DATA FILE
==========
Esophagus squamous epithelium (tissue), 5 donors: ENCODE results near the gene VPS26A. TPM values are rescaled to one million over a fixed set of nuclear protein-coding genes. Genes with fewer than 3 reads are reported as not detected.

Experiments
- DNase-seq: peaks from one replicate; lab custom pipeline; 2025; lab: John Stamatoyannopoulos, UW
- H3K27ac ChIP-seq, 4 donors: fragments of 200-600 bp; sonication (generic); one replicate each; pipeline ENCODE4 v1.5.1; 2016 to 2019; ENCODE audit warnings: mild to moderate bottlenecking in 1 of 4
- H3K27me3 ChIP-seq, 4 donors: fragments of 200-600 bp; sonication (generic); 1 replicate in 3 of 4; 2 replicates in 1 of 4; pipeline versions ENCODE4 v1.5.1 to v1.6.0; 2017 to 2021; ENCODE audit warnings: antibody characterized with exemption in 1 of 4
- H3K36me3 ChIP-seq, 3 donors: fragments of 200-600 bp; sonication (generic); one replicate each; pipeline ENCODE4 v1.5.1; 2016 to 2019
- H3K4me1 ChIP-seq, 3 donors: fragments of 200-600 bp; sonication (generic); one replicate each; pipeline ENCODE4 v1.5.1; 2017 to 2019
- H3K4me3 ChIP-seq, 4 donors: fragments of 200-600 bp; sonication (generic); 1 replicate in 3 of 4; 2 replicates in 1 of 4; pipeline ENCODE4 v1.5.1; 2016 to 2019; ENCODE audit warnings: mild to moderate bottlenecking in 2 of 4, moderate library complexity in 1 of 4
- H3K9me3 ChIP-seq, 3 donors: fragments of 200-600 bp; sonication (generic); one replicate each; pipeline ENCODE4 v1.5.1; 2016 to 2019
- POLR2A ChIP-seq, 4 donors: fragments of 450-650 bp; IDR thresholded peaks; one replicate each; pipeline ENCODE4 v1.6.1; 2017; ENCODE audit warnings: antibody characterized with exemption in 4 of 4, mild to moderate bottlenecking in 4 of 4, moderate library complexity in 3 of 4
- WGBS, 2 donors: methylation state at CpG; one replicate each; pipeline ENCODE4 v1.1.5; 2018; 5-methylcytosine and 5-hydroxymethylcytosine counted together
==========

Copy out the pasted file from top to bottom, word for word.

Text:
Esophagus squamous epithelium (tissue), 5 donors: ENCODE results near the gene VPS26A. TPM values are rescaled to one million over a fixed set of nuclear protein-coding genes. Genes with fewer than 3 reads are reported as not detected.

Experiments
- DNase-seq: peaks from one replicate; lab custom pipeline; 2025; lab: John Stamatoyannopoulos, UW
- H3K27ac ChIP-seq, 4 donors: fragments of 200-600 bp; sonication (generic); one replicate each; pipeline ENCODE4 v1.5.1; 2016 to 2019; ENCODE audit warnings: mild to moderate bottlenecking in 1 of 4
- H3K27me3 ChIP-seq, 4 donors: fragments of 200-600 bp; sonication (generic); 1 replicate in 3 of 4; 2 replicates in 1 of 4; pipeline versions ENCODE4 v1.5.1 to v1.6.0; 2017 to 2021; ENCODE audit warnings: antibody characterized with exemption in 1 of 4
- H3K36me3 ChIP-seq, 3 donors: fragments of 200-600 bp; sonication (generic); one replicate each; pipeline ENCODE4 v1.5.1; 2016 to 2019
- H3K4me1 ChIP-seq, 3 donors: fragments of 200-600 bp; sonication (generic); one replicate each; pipeline ENCODE4 v1.5.1; 2017 to 2019
- H3K4me3 ChIP-seq, 4 donors: fragments of 200-600 bp; sonication (generic); 1 replicate in 3 of 4; 2 replicates in 1 of 4; pipeline ENCODE4 v1.5.1; 2016 to 2019; ENCODE audit warnings: mild to moderate bottlenecking in 2 of 4, moderate library complexity in 1 of 4
- H3K9me3 ChIP-seq, 3 donors: fragments of 200-600 bp; sonication (generic); one replicate each; pipeline ENCODE4 v1.5.1; 2016 to 2019
- POLR2A ChIP-seq, 4 donors: fragments of 450-650 bp; IDR thresholded peaks; one replicate each; pipeline ENCODE4 v1.6.1; 2017; ENCODE audit warnings: antibody characterized with exemption in 4 of 4, mild to moderate bottlenecking in 4 of 4, moderate library complexity in 3 of 4
- WGBS, 2 donors: methylation state at CpG; one replicate each; pipeline ENCODE4 v1.1.5; 2018; 5-methylcytosine and 5-hydroxymethylcytosine counted together